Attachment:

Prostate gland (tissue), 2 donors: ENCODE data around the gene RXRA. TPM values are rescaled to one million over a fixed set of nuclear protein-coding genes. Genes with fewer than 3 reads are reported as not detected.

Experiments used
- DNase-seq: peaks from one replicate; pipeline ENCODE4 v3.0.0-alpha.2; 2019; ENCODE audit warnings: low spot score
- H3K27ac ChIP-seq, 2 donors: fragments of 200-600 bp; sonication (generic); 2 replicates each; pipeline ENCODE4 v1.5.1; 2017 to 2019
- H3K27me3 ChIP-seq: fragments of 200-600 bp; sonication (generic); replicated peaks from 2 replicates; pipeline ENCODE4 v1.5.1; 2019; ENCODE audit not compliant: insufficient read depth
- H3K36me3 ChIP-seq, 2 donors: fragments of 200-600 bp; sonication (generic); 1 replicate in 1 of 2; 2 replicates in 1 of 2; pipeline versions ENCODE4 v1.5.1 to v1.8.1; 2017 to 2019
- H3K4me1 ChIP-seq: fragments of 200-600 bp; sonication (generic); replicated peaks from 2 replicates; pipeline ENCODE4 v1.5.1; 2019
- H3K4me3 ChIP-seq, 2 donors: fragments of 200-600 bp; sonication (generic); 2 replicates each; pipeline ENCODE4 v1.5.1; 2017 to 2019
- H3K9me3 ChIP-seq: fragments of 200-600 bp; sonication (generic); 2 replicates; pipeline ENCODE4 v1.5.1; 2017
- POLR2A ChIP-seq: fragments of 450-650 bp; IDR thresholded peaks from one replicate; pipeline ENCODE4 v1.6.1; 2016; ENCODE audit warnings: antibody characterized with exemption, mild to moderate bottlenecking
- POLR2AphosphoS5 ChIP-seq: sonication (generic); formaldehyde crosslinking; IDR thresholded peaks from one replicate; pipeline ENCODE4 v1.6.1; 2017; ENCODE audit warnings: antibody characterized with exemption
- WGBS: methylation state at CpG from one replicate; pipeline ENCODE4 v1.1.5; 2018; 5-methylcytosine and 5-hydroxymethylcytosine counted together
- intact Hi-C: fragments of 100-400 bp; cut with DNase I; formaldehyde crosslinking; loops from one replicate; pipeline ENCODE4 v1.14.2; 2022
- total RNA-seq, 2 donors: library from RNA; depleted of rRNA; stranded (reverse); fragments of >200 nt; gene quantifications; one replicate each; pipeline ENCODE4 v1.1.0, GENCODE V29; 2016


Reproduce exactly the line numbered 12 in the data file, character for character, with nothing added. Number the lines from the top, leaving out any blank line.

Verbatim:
- WGBS: methylation state at CpG from one replicate; pipeline ENCODE4 v1.1.5; 2018; 5-methylcytosine and 5-hydroxymethylcytosine counted together